Bad got worse. “We found out I was severely allergic to heparin (a blood thinner that prevents blood clots from forming),” he says.
“I ended up with a gigantic clot in my heart.” He was too sick to work and by late October, he turned to a new doctor, a CHI Health St. Elizabeth physician.
“I was having trouble seeing and one day physically couldn’t get off the floor,” he says. “But I was still in a state of denial.” When his wife Stacey couldn’t help him up, she called 9-1-1 and he was rushed to St. Elizabeth’s emergency department. He was hoping he’d be in and out. The emergency medicine doctor quickly set him straight: “You’re going to be here for a while.”
“A while” turned into three weeks. But finally he had a diagnosis. “Heart failure can be difficult to recognize, especially in young people,” says CHI Health Cardiologist Gina Mentzer, MD. “For example, shortness of breath is more commonly caused by respiratory infection than heart failure.” Josh was experiencing multiorgan failure, along with other life-threatening issues. The highly-skilled multidisciplinary care team at St. Elizabeth went to work.
“There were a lot of scared people in my family,” Josh remembers. “Doctors were preparing my wife, parents and brother for my possible death.” There was also talk of a heart transplant.
Then the clot in his heart started breaking up. “One piece broke off and went into my leg. I felt my leg go dead. As they rolled me into surgery, they were concerned they might have to amputate.”
A second clot traveled to his brain and he suffered a stroke. Fortunately, he recovered quickly and a leg amputation wasn’t necessary.
“Even after all that, I was still naïve,” he says. “I thought I’d get out of there and in a couple of weeks I’d be fine and back to normal.”
A diagnosis of congestive heart failure shattered that expectation. But Josh improved enough to begin cardiac rehabilitation at St. Elizabeth. “I was weak but super-happy to be alive!” he says. “I went to rehab three times a week for three months. I was the youngest person there. Many of the patients were elderly. Getting to know them gave me a lot of perspective.”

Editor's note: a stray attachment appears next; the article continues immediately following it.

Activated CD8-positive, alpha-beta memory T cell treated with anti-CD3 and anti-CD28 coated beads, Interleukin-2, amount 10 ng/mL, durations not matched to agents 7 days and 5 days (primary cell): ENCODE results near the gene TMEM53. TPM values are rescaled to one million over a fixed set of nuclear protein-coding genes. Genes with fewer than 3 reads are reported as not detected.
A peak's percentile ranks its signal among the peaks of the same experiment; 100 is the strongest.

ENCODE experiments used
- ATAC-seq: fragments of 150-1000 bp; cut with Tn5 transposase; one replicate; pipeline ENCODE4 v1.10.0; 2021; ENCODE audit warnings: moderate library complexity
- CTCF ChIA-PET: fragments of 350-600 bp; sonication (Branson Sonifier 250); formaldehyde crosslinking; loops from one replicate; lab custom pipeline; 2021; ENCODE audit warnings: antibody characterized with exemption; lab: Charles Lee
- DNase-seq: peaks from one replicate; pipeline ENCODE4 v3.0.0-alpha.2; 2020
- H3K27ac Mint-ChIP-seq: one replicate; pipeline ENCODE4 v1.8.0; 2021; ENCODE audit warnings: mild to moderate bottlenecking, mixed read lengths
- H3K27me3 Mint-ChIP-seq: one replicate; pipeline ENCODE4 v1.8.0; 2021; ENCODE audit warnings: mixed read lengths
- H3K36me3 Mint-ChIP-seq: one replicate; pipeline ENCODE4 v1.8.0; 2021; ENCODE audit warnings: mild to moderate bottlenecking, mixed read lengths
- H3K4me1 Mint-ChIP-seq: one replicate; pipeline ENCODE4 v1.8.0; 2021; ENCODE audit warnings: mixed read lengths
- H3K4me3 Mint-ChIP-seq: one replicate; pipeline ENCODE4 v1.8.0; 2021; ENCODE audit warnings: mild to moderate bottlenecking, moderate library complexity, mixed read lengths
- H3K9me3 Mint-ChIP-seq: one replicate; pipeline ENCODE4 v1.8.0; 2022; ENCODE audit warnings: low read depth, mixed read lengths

Josh lost 230 pounds. He’s working out four times a week. With diet and exercise changes, as well as heart failure education at rehab, adjustments to his medications and close followups by Dr. Mentzer, Josh is healthier than he’s been in a long time. When he first came to St. Elizabeth, his ejection fraction (EF, a measurement that determines how well one’s heart is pumping blood) was 25%.
“He’s doing excellent and is a role model patient who is a joy to take care of at Nebraska Heart and St. Elizabeth,” says Dr. Mentzer. “His biggest challenge now is weight loss. I relate this to a vehicle – a small engine struggles to get a big car with a big load around. The smaller the car, the easier the small engine can work. By losing weight, he places less demand on his heart, which will help with further recovery.”
Josh still can’t believe he came close to dying. “It really shakes you up to go through that. To go to my grave at 35 – I don’t want to be remembered that way.” He wants to be remembered as someone who helped people. So he’s back at school, preparing to teach high school and coach sports.
“I can now handle long days!” he says. “Thank God for fantastic doctors and nurses at St. Elizabeth. I feel great. And it’s because of them.”
The most common signs of heart failure are fatigue, shortness of breath, leg swelling and any change in typical physical capacity – for example, not being able to walk around the grocery store like you were able to do recently.
Both St. Elizabeth and Nebraska Heart have comprehensive care programs that provide care at different levels: heart failure coordinators who coach, dedicated heart failure specialists and a program that reaches across multiple hospitals and clinics and works closely with cardiac rehab.
We also have prevention and screening clinics; we emphasize early detection and intervention to avoid worsening of symptoms and hospitalization.
Our program can help modify the effects of heart failure and its symptoms as we work with patients to manage their disease.